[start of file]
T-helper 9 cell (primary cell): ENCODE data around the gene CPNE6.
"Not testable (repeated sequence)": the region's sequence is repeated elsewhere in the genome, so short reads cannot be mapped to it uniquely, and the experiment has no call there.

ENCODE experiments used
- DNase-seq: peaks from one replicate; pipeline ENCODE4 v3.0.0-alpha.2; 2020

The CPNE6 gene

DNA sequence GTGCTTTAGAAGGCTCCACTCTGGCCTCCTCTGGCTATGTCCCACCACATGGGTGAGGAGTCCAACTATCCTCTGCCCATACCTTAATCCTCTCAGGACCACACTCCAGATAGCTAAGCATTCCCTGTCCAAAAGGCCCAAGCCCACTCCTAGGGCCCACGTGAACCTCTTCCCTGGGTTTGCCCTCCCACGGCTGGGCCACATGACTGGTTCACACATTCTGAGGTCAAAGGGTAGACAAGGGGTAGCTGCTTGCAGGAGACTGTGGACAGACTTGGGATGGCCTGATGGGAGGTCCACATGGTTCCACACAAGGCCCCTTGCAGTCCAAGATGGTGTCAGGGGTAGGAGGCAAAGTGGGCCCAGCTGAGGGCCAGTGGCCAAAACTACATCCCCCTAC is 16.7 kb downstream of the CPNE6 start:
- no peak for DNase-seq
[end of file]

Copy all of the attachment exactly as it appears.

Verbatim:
T-helper 9 cell (primary cell): ENCODE data around the gene CPNE6.
"Not testable (repeated sequence)": the region's sequence is repeated elsewhere in the genome, so short reads cannot be mapped to it uniquely, and the experiment has no call there.

ENCODE experiments used
- DNase-seq: peaks from one replicate; pipeline ENCODE4 v3.0.0-alpha.2; 2020

The CPNE6 gene

DNA sequence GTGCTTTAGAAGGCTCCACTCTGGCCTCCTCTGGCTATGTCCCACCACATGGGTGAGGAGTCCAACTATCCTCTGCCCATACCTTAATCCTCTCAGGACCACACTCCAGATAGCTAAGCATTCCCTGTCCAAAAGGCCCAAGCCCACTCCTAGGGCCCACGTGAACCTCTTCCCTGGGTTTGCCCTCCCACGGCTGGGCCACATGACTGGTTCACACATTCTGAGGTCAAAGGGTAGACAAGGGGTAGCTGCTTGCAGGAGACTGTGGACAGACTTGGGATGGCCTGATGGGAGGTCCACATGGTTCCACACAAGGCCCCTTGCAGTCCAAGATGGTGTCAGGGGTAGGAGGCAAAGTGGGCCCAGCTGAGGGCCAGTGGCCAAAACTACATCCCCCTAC is 16.7 kb downstream of the CPNE6 start:
- no peak for DNase-seq